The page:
— and unexpected — praise
for its restraint in the face of
Iraqi Scud missiles from
Western leaders who feared
that an early Israeli in-
volvement in the Persian
Gulf conflict would have
unravelled the symbolically
important Arab component
of the allied military coali-
tion.

Already, these hard-
earned diplomatic points
have been converted into
military, medical and finan-
cial aid packages for the
Jewish state.
Moreover, just when Israel
appeared to be doing every-
thing right, PLO chairman
Yassir Arafat appeared to
have made a disastrous
miscalculation by throwing
his support behind Saddam.
From the Gulf to Jordan
and the Maghreb states of
North Africa, Palestinian
masses followed Arafat's
lead and proclaimed their
solidarity with the Iraqi dic-
tator. In the occupied ter-
ritories they climbed to the
rooftops of their homes to
cheer the Iraqi missiles.
But now that Saddam has
dropped the Palestinian
cause from his wish list in
favor of his own survival, the
PLO and the Palestinian
people have, once again,
been hung out to dry by one
of their own.
"How many Arab leaders
have gone to war in the
name of the Palestinians?"
said a shopkeeper in East
Jerusalem. "And what do we
see for it? Nothing, nothing.
This has taught us that we
can rely only on ourselves. It
is a lesson we should have
learned long ago."
Having hitched their fate
to the now-fading Iraqi star,
the PLO and the Palestin-
ians are likely to emerge as
the major losers — after Iraq
itself — from the Gulf con-
flict.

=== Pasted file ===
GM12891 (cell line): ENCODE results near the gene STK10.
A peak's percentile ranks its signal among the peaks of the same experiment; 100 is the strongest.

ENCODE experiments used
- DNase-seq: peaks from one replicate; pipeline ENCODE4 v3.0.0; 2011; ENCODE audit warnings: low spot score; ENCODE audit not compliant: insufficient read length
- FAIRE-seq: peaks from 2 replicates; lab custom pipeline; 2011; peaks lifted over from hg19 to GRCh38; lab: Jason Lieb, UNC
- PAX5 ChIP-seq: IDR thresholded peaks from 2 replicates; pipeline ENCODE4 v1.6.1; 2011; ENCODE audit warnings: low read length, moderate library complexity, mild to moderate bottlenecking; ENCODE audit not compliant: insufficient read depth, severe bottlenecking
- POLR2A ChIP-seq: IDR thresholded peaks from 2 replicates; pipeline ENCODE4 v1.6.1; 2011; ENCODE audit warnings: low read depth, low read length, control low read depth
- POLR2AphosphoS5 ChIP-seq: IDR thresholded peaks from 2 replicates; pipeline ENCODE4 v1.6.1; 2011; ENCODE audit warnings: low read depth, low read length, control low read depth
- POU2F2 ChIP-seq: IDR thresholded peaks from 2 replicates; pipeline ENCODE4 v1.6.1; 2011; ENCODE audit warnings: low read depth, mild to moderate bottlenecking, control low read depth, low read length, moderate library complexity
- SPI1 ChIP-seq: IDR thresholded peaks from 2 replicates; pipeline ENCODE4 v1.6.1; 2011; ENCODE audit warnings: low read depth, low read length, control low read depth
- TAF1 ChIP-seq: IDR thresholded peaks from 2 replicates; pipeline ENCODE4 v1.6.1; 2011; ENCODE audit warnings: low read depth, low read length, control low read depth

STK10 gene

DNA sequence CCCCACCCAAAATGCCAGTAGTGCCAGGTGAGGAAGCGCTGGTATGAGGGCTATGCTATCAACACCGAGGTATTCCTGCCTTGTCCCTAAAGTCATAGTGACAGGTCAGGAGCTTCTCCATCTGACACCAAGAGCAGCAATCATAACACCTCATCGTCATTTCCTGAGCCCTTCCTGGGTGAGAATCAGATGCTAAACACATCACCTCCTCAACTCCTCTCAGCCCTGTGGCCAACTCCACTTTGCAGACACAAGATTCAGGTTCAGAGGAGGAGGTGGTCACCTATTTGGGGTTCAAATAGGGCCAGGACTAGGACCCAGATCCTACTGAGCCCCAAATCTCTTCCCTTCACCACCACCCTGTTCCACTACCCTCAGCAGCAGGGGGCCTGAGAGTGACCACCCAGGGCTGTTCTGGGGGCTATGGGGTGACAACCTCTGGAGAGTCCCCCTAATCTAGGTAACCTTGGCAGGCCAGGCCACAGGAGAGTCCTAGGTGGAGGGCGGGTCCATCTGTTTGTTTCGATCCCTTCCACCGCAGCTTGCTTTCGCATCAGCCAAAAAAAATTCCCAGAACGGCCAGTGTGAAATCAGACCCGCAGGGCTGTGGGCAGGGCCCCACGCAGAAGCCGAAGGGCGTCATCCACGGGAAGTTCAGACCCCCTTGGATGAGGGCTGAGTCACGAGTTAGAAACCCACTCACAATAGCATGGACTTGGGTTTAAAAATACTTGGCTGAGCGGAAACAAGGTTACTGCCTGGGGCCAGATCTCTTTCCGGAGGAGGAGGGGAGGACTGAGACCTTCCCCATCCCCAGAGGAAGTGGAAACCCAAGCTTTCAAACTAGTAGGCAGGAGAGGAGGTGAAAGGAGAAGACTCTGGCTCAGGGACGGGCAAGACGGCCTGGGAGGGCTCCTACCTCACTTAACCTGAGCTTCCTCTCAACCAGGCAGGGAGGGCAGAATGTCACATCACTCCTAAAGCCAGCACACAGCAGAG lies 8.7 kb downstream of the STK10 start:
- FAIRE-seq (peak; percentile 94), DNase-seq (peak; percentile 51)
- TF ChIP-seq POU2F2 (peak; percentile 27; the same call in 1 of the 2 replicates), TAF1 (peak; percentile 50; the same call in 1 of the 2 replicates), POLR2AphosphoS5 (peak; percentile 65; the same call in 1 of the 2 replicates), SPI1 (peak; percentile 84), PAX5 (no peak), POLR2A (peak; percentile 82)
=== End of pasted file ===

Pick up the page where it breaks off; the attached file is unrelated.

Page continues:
Arafat's actions during the
Gulf crisis have caused his
credibility to be questioned
by even his most ardent
champions in Europe, who
find it difficult to reconcile
his endorsement of Iraq with
his own stated opposition to
"the acquisition of territory
by force."
Already, Germany and the
Netherlands have declared
that Arafat has disqualified
himself from any future
peace process. Britain, too,
has conspicuously dropped
its long-standing demand
that the PLO have a seat at
the negotiating table.

Artwork from the L. Angeles Times by Catherine Kanner. Copyright 1989, Catherine Kanner. Distributed by Los Angel. Times Syndicate.

Israeli officials are not
hanging out the victory bun-
ting yet, but they do sense a
growing international sym-
pathy for their predicament.
"We've been the world's
punching bag for 10 years,"
said one Foreign Ministry of-
ficial last week. "It's nice to
be stroked again."
Israeli officials are hoping
the West will find the cur-
rent painful lesson in Middle
East realpolitik to be in-
structive; that the experi-
ence will produce a greater
appreciation of the risks fac-
ing Israel in an unstable and
hostile region.
"This is not just a morality
play we're involved in," said
one senior Israeli official.

"We're talking about our
survival, our very exis-
tence."
The situation, of course,
may change radically yet
again before the dust settles
in the Gulf conflict. But for
now, Jerusalem believes
there may be renewed inter-
est in the widely ridiculed
Shamir plan, enunciated in
May 1989, for resolving the
ongoing Arab-Israeli and Pa-
lestinian conflicts in a way
that is acceptable to Israel —
and without any reference to
the PLO.
Jerusalem is hoping that
many who once scorned the
Israeli offer will now regard
it as a good place to start
after all.EI

THE DETROIT JEWISH NEWS

29